and I thought the Shoe Event Horizon was satire

apparently, Douglas Adams was on to something:

For months now, consumers have been hunkering down in an economic storm, buying only what they need to survive, like groceries, diapers, medicine — and shoes.


The American public, it would seem, cannot carry on without new shoes. Boots, booties, sneakers, pumps — for the last few months they have all been selling well as the broader economy struggles toward recovery.

… Among the more curious explanations proffered for the relative strength of shoe sales is that women — who make up the lion’s share of the American shoe market — get an emotional lift from shoe shopping in a way they do not when trying on jeans and cocktail dresses.

As a reminder, I actually am enough of a H2G2-geek that i transcribed the entirety of the Shoe Event Horizon bit from the Radio Series a while back. Read it again, and note just how eerily prescient DNA was about this whole thing in light of the excerpted article above.

The Hitchhiker’s Guide to the Galaxy, part 6 of 3

Um. Er. Hmm. It would seem that there’s a new H2G2 book coming out:

An Englishman’s continuing search through space and time for a decent cup of tea . . .

Arthur Dent’s accidental association with that wholly remarkable book, The Hitchhiker’s Guide to the Galaxy, has not been entirely without incident.

Arthur has traveled the length, breadth, and depth of known, and unknown, space. He has stumbled forward and backward through time. He has been blown up, reassembled, cruelly imprisoned, horribly released, and colorfully insulted more than is strictly necessary. And of course Arthur Dent has comprehensively failed to grasp the meaning of life, the universe, and everything.

Arthur has finally made it home to Earth, but that does not mean he has escaped his fate.

Arthur’s chances of getting his hands on a decent cuppa have evaporated rapidly, along with all the world’s oceans. For no sooner has he touched down on the planet Earth than he finds out that it is about to be blown up . . . again.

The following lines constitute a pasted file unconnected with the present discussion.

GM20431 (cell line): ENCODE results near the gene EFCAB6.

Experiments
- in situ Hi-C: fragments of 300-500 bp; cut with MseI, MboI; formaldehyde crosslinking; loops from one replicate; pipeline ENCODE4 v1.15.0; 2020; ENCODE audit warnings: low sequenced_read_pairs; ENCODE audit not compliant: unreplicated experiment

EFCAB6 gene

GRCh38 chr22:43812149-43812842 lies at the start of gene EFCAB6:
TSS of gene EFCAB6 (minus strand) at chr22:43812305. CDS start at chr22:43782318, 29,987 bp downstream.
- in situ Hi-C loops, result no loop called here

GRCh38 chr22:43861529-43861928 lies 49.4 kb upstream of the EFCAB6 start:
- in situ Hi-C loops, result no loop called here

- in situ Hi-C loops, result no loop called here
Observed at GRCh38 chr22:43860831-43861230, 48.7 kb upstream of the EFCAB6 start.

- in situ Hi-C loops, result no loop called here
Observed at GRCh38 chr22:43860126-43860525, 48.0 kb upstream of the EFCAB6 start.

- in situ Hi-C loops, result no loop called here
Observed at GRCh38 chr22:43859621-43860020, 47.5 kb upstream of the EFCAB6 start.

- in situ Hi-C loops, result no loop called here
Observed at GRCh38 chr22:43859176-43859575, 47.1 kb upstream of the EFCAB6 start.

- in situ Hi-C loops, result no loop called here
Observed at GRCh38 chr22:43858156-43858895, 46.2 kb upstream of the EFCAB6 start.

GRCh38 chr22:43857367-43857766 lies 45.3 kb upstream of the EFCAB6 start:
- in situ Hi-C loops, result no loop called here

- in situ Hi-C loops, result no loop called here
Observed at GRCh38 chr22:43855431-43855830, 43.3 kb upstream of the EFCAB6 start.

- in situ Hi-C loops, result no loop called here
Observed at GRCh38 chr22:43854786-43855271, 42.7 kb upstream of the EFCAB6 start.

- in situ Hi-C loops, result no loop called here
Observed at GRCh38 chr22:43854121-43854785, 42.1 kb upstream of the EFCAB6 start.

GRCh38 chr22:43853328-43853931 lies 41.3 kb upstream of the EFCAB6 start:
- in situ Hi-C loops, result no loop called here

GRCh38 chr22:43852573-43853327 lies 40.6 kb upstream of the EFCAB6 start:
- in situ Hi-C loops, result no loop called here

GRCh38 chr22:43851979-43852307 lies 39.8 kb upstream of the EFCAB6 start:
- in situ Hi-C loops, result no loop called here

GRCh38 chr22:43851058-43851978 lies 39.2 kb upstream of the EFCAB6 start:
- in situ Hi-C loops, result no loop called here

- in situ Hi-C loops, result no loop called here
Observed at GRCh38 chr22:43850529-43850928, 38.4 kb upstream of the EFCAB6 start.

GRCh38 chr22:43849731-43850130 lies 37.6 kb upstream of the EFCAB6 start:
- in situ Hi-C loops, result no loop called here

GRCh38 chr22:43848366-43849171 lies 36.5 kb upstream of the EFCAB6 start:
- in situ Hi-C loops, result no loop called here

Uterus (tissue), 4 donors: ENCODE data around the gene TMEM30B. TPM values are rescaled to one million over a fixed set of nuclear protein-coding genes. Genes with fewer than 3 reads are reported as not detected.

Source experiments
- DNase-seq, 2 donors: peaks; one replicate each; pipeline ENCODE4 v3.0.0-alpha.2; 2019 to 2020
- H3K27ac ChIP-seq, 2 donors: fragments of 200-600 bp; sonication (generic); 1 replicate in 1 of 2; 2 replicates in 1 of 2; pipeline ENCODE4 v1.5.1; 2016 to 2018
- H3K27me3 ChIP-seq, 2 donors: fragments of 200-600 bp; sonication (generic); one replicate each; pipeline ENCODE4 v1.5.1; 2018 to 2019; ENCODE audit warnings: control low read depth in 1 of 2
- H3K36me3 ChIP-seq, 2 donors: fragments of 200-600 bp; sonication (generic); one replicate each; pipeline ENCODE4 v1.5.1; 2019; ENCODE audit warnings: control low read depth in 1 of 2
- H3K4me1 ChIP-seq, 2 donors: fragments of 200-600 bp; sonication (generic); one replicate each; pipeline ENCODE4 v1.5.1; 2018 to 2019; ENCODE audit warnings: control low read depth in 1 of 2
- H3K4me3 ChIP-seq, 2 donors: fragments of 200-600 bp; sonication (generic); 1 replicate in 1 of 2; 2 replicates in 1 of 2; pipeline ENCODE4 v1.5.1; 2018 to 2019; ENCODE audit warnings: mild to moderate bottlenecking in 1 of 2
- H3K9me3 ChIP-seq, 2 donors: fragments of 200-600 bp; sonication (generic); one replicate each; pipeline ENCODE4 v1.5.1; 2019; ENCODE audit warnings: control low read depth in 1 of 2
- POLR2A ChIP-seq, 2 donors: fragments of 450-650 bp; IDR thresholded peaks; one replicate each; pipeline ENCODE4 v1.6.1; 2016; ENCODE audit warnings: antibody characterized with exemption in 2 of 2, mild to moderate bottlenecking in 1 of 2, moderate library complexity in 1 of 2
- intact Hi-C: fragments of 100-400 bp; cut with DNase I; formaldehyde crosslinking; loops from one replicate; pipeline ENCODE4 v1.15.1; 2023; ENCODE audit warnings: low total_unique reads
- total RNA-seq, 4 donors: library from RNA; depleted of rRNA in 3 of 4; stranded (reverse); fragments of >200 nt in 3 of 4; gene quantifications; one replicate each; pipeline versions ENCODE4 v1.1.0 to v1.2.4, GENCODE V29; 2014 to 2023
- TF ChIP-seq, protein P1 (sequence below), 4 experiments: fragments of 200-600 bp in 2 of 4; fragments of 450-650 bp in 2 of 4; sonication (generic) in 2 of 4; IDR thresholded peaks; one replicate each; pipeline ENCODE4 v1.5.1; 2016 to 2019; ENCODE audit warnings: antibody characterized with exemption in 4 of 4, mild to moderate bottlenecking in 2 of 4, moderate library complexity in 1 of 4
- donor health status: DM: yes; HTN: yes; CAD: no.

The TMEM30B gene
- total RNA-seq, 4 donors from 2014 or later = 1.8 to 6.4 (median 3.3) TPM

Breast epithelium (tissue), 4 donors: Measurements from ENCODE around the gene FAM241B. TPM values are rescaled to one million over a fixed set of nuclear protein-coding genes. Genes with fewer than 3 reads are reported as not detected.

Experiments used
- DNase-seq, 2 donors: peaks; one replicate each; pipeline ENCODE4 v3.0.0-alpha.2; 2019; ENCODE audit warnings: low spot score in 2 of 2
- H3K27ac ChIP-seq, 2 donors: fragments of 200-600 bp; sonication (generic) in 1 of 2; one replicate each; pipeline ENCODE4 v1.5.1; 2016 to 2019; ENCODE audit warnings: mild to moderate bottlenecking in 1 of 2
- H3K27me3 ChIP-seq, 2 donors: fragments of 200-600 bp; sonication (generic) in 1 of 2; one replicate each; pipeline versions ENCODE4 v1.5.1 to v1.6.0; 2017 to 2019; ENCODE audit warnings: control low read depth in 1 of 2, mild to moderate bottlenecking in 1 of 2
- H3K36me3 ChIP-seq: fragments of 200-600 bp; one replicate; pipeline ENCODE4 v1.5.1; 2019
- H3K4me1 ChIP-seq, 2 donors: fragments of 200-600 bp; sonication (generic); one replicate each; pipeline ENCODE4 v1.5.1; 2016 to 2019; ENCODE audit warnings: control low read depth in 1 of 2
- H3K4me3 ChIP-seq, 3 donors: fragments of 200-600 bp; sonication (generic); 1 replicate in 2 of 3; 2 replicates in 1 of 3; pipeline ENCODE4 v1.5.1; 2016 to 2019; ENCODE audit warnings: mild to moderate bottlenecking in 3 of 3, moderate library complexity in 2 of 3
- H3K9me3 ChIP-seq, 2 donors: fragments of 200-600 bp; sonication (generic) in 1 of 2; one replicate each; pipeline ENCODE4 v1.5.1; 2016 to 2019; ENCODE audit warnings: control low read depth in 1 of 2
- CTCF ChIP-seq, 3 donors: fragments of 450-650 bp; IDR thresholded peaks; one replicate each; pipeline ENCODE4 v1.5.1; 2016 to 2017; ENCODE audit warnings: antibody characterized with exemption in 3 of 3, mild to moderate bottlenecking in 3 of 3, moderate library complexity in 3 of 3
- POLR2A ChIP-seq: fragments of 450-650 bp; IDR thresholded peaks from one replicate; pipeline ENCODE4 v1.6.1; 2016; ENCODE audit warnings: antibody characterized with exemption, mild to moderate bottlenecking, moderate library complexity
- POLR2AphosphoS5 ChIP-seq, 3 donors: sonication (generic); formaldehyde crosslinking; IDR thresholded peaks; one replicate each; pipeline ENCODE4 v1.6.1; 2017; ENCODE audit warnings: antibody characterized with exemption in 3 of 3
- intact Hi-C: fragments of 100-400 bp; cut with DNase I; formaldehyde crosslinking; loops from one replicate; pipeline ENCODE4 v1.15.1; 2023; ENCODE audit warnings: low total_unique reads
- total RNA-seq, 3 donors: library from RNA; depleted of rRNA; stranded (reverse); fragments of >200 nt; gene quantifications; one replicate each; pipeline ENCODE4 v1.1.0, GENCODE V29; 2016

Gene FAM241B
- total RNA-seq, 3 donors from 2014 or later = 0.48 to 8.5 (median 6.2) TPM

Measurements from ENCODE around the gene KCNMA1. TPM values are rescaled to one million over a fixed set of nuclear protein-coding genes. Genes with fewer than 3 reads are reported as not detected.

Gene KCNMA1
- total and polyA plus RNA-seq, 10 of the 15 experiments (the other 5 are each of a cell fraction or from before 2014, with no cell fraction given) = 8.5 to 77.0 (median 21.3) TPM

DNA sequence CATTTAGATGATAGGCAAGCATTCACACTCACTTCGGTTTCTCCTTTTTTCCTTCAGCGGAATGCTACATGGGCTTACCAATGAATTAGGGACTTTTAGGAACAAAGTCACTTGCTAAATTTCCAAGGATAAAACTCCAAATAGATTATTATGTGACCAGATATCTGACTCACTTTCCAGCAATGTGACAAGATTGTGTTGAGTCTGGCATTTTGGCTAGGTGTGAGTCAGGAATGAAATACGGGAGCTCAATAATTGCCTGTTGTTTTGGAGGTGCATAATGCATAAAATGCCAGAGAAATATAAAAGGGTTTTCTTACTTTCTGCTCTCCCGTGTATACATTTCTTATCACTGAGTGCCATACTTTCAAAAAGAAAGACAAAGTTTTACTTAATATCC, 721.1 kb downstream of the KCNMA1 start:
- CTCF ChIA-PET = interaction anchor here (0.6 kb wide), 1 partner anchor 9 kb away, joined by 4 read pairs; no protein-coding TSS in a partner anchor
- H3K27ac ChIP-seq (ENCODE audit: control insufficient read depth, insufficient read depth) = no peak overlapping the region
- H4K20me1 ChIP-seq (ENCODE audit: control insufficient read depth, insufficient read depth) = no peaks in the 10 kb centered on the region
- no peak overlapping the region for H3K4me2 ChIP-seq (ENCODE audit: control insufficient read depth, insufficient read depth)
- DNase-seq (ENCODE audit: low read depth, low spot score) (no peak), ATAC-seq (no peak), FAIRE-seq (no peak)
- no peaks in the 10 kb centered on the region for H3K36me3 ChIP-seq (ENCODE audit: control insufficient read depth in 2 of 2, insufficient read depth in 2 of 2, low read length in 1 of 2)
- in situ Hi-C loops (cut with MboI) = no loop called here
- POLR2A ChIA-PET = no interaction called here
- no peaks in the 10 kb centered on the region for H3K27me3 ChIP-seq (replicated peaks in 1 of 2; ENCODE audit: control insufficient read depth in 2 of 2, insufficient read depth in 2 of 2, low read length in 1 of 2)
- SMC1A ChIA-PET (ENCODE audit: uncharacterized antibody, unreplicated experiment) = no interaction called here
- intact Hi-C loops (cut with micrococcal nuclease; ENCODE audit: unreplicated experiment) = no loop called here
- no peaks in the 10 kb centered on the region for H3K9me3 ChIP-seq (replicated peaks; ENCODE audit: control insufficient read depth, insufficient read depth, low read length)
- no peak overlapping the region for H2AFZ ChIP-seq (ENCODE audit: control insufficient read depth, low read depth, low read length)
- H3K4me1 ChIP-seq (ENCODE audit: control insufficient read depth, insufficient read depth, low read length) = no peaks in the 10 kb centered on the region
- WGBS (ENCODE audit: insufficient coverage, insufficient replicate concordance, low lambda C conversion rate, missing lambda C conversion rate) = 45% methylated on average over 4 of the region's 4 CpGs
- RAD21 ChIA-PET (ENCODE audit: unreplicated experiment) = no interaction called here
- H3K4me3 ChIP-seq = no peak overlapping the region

And Another Thing . . . is the rather unexpected, but very welcome, sixth installment of the Hitchhiker’s Guide to the Galaxy series. It features a pantheon of unemployed gods, everyone’s favorite renegade Galactic President, a lovestruck green alien, an irritating computer, and at least one very large slab of cheese.

It would be easy to go on a rant here about how they are raping Douglas Adams’ legacy, if not for the fact that DNA’s widow herself has blessed the project, not to mention there’s significant precedent (for example the Second Foundation Trilogy written after Asimov’s death, by scifi authors Benford, Bear and Brin). Plus, the long-awaited H2G2 movie was such a horrific waste of time that I think I’m all outraged-out as far as DNA’s legacy goes. I mean, what more could they possibly do? At least in a novel you have relative freedom to actually develop things like plot and whatnot. In a weird way, seeing the new Star Trek movie has also made me more amenable to giving someone else a chance at H2G2. It’s better than having nothing at all, and there’s a reasonable chance that it might even be good.

This is actually old news – the BBC had an article on it last fall, with some more detail on the author:

Eoin Colfer, 43, is best known for the best-selling Artemis Fowl novels.

He said he was “terrified” by the prospect of creating a new Hitchhiker book almost a quarter of a century after being introduced to what he described as a “slice of satirical genius” in his late teens.


“My first reaction was semi-outrage that anyone should be allowed to tamper with this incredible series,” he said.

“But on reflection I realised that this is a wonderful opportunity to work with characters I have loved since childhood and give them something of my own voice while holding on to the spirit of Douglas Adams.

“I feel more pressure to perform now than I ever have with my own books,” he said, adding that he was “determined that this will be the best thing I have ever written”.

well, ok then. sigh. please don’t suck, ok? It comes out in October. I guess I could pre-order it… heh. am I pathetic or what?